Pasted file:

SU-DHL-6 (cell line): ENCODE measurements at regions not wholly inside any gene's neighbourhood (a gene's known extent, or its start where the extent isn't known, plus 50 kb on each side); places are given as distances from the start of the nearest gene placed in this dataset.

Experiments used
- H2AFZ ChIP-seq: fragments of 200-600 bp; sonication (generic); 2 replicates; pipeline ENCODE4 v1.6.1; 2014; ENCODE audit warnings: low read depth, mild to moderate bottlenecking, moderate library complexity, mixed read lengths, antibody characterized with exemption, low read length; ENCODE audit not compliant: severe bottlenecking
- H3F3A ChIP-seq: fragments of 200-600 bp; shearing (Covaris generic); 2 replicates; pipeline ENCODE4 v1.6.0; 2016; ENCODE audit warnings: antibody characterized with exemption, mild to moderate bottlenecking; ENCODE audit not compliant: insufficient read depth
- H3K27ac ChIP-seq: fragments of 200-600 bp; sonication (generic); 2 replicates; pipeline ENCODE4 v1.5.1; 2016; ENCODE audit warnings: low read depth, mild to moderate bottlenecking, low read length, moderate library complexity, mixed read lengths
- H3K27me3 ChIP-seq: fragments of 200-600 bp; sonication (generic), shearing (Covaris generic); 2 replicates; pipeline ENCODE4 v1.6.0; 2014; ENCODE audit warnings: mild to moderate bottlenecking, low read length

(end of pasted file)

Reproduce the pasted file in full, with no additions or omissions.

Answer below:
SU-DHL-6 (cell line): ENCODE measurements at regions not wholly inside any gene's neighbourhood (a gene's known extent, or its start where the extent isn't known, plus 50 kb on each side); places are given as distances from the start of the nearest gene placed in this dataset.

Experiments used
- H2AFZ ChIP-seq: fragments of 200-600 bp; sonication (generic); 2 replicates; pipeline ENCODE4 v1.6.1; 2014; ENCODE audit warnings: low read depth, mild to moderate bottlenecking, moderate library complexity, mixed read lengths, antibody characterized with exemption, low read length; ENCODE audit not compliant: severe bottlenecking
- H3F3A ChIP-seq: fragments of 200-600 bp; shearing (Covaris generic); 2 replicates; pipeline ENCODE4 v1.6.0; 2016; ENCODE audit warnings: antibody characterized with exemption, mild to moderate bottlenecking; ENCODE audit not compliant: insufficient read depth
- H3K27ac ChIP-seq: fragments of 200-600 bp; sonication (generic); 2 replicates; pipeline ENCODE4 v1.5.1; 2016; ENCODE audit warnings: low read depth, mild to moderate bottlenecking, low read length, moderate library complexity, mixed read lengths
- H3K27me3 ChIP-seq: fragments of 200-600 bp; sonication (generic), shearing (Covaris generic); 2 replicates; pipeline ENCODE4 v1.6.0; 2014; ENCODE audit warnings: mild to moderate bottlenecking, low read length